Sofia makes difference in orphans’ lives [Archives:2005/813/Last Page]

February 3 2005
Sofia, initiator of the project
Sofia, initiator of the project
By Shaker Al-Molsi
Yemen Times Staff

In a world full of hardship, it is great to find people so concerned with other people, caring for them and identifying with them. It is heartening to hear then that a five-year old child, Sofia has initiated a campaign to help orphans.

“She kept complaining about the misery of orphans,” her father said. Being his only child, Mr. Claroni Mauro, an Italian who came to Yemen last month along with his friend Bernesi Luca, followed his daughter's demands.

“I started a campaign of fund-raising, I set up what I called the Sofia Project, rallying as many of my colleagues as I could. We went across local districts in Italy collecting donations in cash and in kind. We gathered all articles including pens, books, drawings, etc.” His visit to Yemen last January was part of his trip, which included also Mali, and Ethiopia.

“The Sofia Program focuses on poor countries and those suffering from civil wars. I know there are many other needy areas in the world, but there are limitations.”

Both visitors went to the Sana'a Orphanage House and another in Mukalla. “I wanted to see wide smiles on orphans' faces. This pleased me and I knew it would please my daughter seeing photos back at home. We distributed pens, books, and foodstuff. Mukalla Orphanage got $1200 and Somali refugee orphans got $1500.”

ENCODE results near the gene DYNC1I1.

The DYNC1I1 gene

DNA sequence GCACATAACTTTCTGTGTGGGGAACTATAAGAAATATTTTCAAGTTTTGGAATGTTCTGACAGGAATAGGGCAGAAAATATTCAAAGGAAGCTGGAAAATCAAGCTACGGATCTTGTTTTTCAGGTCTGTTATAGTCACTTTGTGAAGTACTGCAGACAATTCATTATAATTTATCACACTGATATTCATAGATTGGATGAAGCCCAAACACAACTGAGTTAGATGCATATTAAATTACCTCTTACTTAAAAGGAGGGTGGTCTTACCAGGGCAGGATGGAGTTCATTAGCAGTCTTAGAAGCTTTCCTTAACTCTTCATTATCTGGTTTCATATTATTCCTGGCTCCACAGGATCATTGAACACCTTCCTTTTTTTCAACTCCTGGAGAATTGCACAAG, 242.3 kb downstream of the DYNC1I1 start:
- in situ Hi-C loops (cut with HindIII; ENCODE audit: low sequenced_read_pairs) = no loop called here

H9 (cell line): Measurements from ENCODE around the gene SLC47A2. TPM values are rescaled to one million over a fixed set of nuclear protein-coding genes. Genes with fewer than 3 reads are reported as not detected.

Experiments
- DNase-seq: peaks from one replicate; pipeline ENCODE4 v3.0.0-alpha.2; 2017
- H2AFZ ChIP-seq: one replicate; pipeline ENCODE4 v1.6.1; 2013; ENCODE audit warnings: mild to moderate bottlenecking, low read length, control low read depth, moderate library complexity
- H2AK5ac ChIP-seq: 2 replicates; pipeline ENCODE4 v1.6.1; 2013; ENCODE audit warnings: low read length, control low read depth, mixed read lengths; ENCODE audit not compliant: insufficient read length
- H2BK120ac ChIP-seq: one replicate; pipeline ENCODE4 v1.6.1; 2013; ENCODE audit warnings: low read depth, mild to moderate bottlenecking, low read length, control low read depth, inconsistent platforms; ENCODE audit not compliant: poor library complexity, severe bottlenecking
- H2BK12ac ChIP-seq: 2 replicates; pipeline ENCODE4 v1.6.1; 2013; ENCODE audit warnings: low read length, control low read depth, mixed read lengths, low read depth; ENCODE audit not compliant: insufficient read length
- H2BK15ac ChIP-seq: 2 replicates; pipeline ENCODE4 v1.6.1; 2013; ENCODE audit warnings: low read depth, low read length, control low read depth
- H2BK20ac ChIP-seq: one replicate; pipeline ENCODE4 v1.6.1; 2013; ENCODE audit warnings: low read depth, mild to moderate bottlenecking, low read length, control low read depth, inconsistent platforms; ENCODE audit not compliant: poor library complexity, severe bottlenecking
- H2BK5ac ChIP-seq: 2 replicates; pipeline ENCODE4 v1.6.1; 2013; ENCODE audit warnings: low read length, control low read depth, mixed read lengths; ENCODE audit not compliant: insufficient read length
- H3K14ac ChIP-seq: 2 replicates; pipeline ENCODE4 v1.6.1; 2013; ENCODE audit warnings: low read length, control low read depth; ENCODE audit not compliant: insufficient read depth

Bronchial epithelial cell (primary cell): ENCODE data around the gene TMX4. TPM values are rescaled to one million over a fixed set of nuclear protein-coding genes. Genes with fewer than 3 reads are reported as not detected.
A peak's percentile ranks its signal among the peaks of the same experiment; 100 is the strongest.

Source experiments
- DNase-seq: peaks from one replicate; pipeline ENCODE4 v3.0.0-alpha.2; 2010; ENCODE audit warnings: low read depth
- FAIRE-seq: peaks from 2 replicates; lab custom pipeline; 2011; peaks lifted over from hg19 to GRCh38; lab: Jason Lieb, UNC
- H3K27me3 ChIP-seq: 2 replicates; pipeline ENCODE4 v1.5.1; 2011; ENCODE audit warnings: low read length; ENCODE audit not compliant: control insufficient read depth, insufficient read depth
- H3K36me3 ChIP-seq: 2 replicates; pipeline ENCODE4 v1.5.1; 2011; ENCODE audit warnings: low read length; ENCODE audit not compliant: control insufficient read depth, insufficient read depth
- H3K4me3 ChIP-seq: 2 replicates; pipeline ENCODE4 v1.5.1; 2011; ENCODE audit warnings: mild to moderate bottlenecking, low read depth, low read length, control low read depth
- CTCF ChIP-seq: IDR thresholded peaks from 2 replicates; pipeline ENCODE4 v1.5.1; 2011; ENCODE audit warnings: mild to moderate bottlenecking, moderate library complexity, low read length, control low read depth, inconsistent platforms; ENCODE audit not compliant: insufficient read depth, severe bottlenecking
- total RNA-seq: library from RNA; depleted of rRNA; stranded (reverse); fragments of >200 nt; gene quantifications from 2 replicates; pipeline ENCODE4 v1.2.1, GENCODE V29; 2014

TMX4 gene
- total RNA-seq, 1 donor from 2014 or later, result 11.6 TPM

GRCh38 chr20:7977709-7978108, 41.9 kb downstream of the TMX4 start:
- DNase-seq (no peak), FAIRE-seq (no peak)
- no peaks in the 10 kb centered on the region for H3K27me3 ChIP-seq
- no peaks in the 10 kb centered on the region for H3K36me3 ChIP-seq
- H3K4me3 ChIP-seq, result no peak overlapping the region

Asked why he did simply channel his efforts through existing orphan-sponsoring establishments, such as the Sana'a International Rahma Organization, Mr. Mauro answered that he did not have information about them. “Before we came here, we had tried to contact the Yemeni consulate in Italy. We got no response. People in Mali were very organized. They had sent me all information needed before I arrived. I knew while I was in Italy the locations of orphanages and their needs. I was amazed at the neatness of the rooms and the environment in there. The conditions resembled those in Europe and I am particularly satisfied with what I saw in Mukalla.”

The pair traveled across many Yemeni districts reaching as far northward as Sa'ada, where they saw children shouting for pens and books. They came back through Al-Mahweet, Wadi Thula, Amran, Marib, Tarim, Seyon, and Mukalla.

As a tourist, Mr. Mauro commented that Yemen has historic attractions but the highways are riddled with checkpoints. “There are 12 checkpoints between Sana'a and Marib.”

The future plans of Sofia Project intend to cover other countries such as Vietnam, and New Guinea. It has already donated 1500 euros for tsunami-hit countries through the UNICEF.

Though the gesture of Sofia Project is symbolic in nature because of its modest capacities, it is significant. It reminds people of their responsibility to reduce the suffering of the enormous number of orphans who live in inhumane conditions.